Of Scottish descent, Francis Makemie was born in Ramelton, County Donegal, Ireland in 1658. Because he as a Presbyterian, he was not allowed to enter the University of Ireland, he got a degree in Glasgow instead. He was ordained as a missionary to the colonies in 1682. He preached in the middle Atlantic area (Delaware, Maryland, Virginia and North Carolina).
In 1684, Makemie established the first Presbyterian congregation in Snow Hill, Maryland. Francis married the daughter of William Anderson, a successfull businessman and landowner who helped him become established.
After a visit to England in 1706, he formed the seven missionaries working in scattered churches of the Middle colonies into a voluntary association. This became the first presbytery in America, with power to license its own preachers. This significant act made American Presbyterianism independent of external control.
In 1705, he wrote "A Plain and Friendly Perswasive to the Inhabitants of Virginia and Maryland for Promoting Towns an Cohabitation". It dealt entirely with secular matters such as the advantages of forming towns for commerce, education, and worship.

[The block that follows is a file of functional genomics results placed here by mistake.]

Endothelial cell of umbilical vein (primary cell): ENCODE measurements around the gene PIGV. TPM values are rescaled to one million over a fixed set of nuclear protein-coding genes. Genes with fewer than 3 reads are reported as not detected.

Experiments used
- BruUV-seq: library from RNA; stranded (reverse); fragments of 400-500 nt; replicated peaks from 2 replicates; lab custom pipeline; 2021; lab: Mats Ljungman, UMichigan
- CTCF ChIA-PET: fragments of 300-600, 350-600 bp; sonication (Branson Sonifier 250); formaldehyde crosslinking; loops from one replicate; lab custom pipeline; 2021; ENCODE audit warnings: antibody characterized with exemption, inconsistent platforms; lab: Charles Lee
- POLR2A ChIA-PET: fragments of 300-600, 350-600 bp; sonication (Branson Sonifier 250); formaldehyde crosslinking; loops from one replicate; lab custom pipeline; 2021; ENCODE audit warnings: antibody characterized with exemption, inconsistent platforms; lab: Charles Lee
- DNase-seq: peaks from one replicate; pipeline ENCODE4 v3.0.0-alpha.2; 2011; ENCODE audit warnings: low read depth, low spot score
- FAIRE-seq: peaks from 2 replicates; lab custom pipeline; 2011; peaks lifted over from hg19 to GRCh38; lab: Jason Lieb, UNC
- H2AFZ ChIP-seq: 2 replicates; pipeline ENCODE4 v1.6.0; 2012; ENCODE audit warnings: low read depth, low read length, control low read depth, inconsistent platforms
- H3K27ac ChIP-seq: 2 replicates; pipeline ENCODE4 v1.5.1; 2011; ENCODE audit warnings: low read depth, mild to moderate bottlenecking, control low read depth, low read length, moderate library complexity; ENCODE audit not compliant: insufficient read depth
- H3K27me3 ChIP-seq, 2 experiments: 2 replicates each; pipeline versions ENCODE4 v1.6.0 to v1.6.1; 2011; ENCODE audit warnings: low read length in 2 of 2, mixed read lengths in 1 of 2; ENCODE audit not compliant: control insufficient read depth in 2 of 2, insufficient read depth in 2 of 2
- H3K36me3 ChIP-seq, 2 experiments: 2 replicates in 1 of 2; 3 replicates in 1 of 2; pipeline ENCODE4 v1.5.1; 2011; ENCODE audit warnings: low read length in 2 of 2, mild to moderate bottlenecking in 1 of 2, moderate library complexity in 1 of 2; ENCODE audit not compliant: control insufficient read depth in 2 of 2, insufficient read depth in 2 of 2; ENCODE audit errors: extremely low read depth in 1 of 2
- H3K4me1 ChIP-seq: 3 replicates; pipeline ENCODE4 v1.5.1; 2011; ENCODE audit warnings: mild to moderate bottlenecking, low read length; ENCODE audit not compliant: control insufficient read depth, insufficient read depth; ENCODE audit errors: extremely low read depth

In January 1707, he was arrested by Lord Cornbury (aka Edward Hyde), the governor of New York, for preaching without a license. Makemie had a license to preach as a dissenter in Virginia and Maryland. After spending 6 weeks in jail, Makemie was aquitted in June 1707 based on the English Toleration Act of 1689. Lord Cornbury was recalled
Though found innocent, he was ordered to pay the cost of his prosecution. The New York legislature passed legislation to keep this from happening again in the future. This is considered a landmark case in favor of religious freedom in America.
After the trial he wrote the pamphlet "A Narrative of a New and Unusual American Imprisonment".
Makemie died in 1708. At the bicentennial of American Presbyterianism in 1906, a monument in his honor was erected on the Virginia farm where he is buried in addition to the plaque in Onancock.
A simple drive around the countryside gives you a glimpse of America through the ages.
Plantations, old slave quarters, flourishing farms and vanishing farms.
Sometimes something as simple as washday can be a cultural interest point all its own.
As you drive this beautiful farming community you will see the mega-corporate farms as well as the dying family farms.